Chicago ’68

In the spring of ’68 I’d been hired as an editor at Ramparts magazine. The office was on Broadway off Sansome Street in San Francisco. One day in early summer Tom Hayden called and asked me to come to Chicago to put out an internal newsletter for the anti-war activists coming to protest at the Democratic National Convention. What Tom had in mind, as I recall, was a mimeographed map telling people where to go the next day.

I went into the office of Warren Hinckle and asked for a week  off to do the newsletter in Chicago. Without skipping a beat he said, “Do it for Ramparts! We’ll call it The Ramparts Wallposter!” [Political wallposters were going up all over China at the time, part of the “cultural revolution.”] One side would be news for the demonstrators, Warren declared, the other would be news from inside the convention hall. Ramparts would pick up the tab.

Warren Hinckle had real creative vision as a publisher and, when he had money, he was generous and willing to take chances. Ramparts was a hell of a magazine.

I spent two weeks in Chicago making arrangements for a newsroom (second floor of a YMCA near Division St.) typesetting (Shorey) and printing (Hinckle suggested Playboy’s printers, but they were about to go on strike). I started doing speed, which increased my efficiency no end. David Cantor, a middle-aged businessman/peace activist from Chicago, told me where to go and what to do. A college student named Huntley Barad recruited a distribution staff. I bought an old Peugot 403 with a sunroof for $250 (through a want ad) and as I drove it through the South Side Jackie DeShannon was singing “Pulled into Nazareth, I was feelin bout half past dead…” Joe Russin, the producer of KQED’s “Newsroom” show, and Elinor Langer, then with Science magazine, came to town to edit the thing. All the movement-oriented writers found the Wallposter office and offered their services.

The Wallposter was a single full-folio sheet (36′ x 24). The first issue, dated Saturday, August 24, has a page-one story entitled “Busts Begin” describing how the police shot and killed 17-year-old Dean Johnson, a full-blooded Sioux Indian from Sioux Falls, South Dakota (after he pulled a gun on them and fired first).   There is a story about Jerry Rubin, Phil Ochs and five others getting detained for disorderly conduct after they held a nominating convention for the Yippie candidate, a pig, under the Picasso statue in Civic Center Plaza. There is a map of Chicago and a key to the headquarters of various “movement” entities. On the back page is a column by Hayden entitled “The Reason Why.” It clearly states his tactical thinking: “Our victory lies in progressively de-mystifying a false democracy, showing the organized violence underneath reformism and manipulation.” There are other articles by Paul Krassner, Arthur Waskow (alternate delegate from the district of Columbia), an interview with Phil Ochs, and a gossip column called “The Caucus Reporter.”

Wallposter Two has a huge photo of the great basketball player, Cazzie Russell, in his National Guard uniform. PFC Russell’s unit had been activated and Jeff Blankfort took a great photo of him, holding a Military Policeman’s helmet in his hand, looking not too happy at the whole situation. The caption said “Cazzie Russell Playing Guard.” The lead story (“Special to the Wallposter” via a phone call from the GI Coffeehouse in Killeen, Texas) described how more than 160 black soldiers from Fort Hood had refused to take part in riot-control operations in Chicago. Some 43 were being held in the Fort Hood stockade.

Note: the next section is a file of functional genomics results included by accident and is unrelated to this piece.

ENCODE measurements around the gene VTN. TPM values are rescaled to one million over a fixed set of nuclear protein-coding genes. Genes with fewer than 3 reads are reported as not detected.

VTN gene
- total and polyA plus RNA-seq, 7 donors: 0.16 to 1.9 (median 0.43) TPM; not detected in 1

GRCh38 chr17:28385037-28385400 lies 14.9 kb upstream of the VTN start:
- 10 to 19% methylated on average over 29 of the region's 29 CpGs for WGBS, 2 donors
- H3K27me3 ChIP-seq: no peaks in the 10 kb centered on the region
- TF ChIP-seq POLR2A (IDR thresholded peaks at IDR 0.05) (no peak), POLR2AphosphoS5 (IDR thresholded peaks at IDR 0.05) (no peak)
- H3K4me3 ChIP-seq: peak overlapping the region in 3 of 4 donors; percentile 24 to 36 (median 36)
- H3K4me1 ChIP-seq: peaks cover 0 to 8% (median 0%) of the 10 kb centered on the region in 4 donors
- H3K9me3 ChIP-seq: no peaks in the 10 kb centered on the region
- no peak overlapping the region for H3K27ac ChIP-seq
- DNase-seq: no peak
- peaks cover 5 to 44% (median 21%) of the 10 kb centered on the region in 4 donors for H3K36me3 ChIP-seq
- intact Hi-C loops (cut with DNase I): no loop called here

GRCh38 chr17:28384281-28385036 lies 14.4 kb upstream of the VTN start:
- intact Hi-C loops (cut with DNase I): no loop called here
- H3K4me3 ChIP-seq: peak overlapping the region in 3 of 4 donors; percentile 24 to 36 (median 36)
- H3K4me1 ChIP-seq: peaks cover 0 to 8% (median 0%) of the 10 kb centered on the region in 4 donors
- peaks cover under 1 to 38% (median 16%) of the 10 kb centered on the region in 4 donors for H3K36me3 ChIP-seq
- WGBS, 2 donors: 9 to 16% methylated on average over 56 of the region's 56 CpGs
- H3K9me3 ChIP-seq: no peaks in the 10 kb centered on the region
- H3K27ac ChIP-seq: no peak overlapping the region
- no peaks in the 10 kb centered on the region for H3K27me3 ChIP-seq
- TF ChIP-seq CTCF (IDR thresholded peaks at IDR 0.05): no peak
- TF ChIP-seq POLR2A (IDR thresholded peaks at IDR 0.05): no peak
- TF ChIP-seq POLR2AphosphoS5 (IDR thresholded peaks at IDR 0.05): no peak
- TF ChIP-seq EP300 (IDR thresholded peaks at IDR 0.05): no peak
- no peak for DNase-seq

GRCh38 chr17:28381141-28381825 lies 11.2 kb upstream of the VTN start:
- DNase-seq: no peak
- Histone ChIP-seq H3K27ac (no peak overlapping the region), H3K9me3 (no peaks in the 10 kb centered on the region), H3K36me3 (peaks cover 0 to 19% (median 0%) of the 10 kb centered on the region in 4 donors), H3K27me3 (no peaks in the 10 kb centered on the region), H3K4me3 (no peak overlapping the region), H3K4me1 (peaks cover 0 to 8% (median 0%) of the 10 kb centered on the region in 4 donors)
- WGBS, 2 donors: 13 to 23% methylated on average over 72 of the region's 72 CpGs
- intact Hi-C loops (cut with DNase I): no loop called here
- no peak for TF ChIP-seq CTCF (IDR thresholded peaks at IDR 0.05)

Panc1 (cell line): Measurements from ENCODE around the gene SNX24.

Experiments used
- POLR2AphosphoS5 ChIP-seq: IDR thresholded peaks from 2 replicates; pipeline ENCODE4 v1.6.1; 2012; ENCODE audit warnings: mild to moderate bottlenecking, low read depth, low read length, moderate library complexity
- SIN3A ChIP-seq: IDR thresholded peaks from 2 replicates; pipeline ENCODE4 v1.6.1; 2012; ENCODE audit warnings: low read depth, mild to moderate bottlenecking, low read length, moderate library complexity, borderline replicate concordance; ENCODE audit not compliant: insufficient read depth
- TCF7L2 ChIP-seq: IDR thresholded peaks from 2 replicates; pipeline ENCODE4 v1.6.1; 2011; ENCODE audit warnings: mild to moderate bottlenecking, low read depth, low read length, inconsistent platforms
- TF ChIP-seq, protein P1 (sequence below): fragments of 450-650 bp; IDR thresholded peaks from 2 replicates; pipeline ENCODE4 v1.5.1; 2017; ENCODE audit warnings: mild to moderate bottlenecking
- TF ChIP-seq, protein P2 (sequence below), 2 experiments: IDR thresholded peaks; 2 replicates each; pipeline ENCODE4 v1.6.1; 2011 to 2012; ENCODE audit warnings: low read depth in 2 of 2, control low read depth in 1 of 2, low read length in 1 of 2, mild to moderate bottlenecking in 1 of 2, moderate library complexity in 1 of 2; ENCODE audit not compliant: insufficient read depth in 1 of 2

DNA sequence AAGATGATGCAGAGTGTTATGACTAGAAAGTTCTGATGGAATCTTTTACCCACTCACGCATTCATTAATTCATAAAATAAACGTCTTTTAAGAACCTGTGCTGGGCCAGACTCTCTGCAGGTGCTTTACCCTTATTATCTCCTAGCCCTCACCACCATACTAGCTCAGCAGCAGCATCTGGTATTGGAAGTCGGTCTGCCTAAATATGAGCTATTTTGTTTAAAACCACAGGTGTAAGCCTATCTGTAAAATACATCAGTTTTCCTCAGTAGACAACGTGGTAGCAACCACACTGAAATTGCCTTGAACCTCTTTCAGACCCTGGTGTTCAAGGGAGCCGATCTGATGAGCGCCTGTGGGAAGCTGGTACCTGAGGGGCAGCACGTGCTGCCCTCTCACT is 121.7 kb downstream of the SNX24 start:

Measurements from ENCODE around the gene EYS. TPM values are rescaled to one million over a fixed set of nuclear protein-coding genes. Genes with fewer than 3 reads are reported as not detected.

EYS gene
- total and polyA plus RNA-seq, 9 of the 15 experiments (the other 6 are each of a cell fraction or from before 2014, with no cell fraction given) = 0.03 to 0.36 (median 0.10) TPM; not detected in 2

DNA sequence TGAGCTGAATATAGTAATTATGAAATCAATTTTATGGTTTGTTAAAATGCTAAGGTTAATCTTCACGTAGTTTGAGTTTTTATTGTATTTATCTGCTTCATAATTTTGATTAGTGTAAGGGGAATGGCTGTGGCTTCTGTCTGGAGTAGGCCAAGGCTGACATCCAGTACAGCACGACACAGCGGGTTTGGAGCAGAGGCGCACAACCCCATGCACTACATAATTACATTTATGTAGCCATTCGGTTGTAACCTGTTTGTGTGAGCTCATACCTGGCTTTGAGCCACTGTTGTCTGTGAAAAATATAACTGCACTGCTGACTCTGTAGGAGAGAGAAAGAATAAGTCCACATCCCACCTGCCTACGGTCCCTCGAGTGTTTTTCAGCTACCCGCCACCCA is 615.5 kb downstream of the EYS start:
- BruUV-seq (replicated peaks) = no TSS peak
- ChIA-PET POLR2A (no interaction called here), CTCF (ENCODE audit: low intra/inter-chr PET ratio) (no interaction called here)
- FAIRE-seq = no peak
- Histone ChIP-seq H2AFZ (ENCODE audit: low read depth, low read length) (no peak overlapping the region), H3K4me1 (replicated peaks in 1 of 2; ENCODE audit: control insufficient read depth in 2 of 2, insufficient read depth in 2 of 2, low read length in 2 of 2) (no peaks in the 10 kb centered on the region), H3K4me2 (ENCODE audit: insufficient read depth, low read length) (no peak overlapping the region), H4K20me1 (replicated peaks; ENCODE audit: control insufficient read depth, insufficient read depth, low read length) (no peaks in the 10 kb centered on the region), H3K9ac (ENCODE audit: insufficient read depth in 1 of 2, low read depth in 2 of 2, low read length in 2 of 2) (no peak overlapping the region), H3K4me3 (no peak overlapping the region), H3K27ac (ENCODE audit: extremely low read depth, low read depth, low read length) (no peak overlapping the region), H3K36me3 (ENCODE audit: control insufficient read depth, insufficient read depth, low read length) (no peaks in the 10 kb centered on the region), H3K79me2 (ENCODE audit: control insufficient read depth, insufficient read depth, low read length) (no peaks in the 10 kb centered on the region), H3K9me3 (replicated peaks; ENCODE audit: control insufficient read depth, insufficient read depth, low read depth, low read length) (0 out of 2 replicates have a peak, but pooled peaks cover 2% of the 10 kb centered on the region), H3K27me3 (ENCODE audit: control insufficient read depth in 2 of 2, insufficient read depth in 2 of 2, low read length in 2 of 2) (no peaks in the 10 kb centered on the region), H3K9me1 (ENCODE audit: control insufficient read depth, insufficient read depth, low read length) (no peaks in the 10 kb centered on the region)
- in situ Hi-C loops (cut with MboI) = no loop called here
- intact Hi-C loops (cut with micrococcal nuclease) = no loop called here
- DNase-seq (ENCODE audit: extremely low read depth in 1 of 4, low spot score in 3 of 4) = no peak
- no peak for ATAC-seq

The map had three locations keyed: The Conrad Hilton Hotel, the Palmer House and the Sherman House. “There will be demonstration in three key hotels in the Loop today to protest against the war, racism and the politics of manipulation. The demonstrations will begin at 2 p.m…” The back page had another  column by Hayden (“The Machine can be stopped”), another lively Caucus Reporter, and stories by Waskow, Krassner, Peter Weiss (a lefty lawyer from New York who was a Gene McCarthy delegate), Chris Hobson (about a wildcat strike by Chicago bus drivers), Lee Webb, Adam Hochschild (longtime publisher of Mother Jones), Paul Cowan and the great Marvin Garson (“Troops Smoke Pot, Yippies go without”).

As the protests outside the convention became the major news story of the moment (thanks to Mayor Daley’s over-reaction), Warren Hinckle and Ramparts editor Bob Scheer jumped on a plane for Chicago. These young men, who had not been planning to attend, flew first-class. They rented a suite in the Ambassador Hotel, and proceeded to spend $10,000 partying over the course of the next few days. Hinckle phoned me at the  Wallposter office when we were in production with Wallposter Three.  “Stop the Presses!” he bellowed cheerfully. He had the biggest story of the year.

Lyndon Johnson had decided to run after all!

Warren had it from somebody he’d met at the bar in the Pump Room, the fancy restaurant at the Ambassador. He was writing it up and wanted to run it as our lead story. I said I’d come get it, thinking it sounded very far-fetched and that I could talk him out of it when the time came. I parked outside the hotel and was on my way in when a brown Rolls Royce pulled up and from it, wearinga chocolate-colored suit, with brown pumps and white spats on his feet, emerged Colonel Harlan Sanders.  I didn’t know that there really was such a person, I thought it was a corporate logo. I stopped and stared. I wondered if I was having my first-ever “bad trip.” Maybe the so-called speed people had gvien me contained some really strong hallucinogens.

On his way into the hotel, Colonel Sanders handed out dimes to the shoe-shine boys, just like they say John D. Rockefeller used to do.

That evening Hinckle got wind of the fact that we weren’t planning to run his LBJ-to-run story. He came over to the Wallposter Office with a friend named Herb Williamson. “You’re drunk, Warren. You’d embarassed if this thing ran. Go back to the hotel and get some sleep.”

“I’m the boss!” he reminded me. There were lots of people around.  It turned into a shoving match between me and Herb Williamson at the head of the stairs. I remember the glint of excitement in the eye of a young woman who was soon to become a Weatherman as she watched. I knew that violence in and of itself turned her on. I knew I was engaged in an absurd struggle in every respect.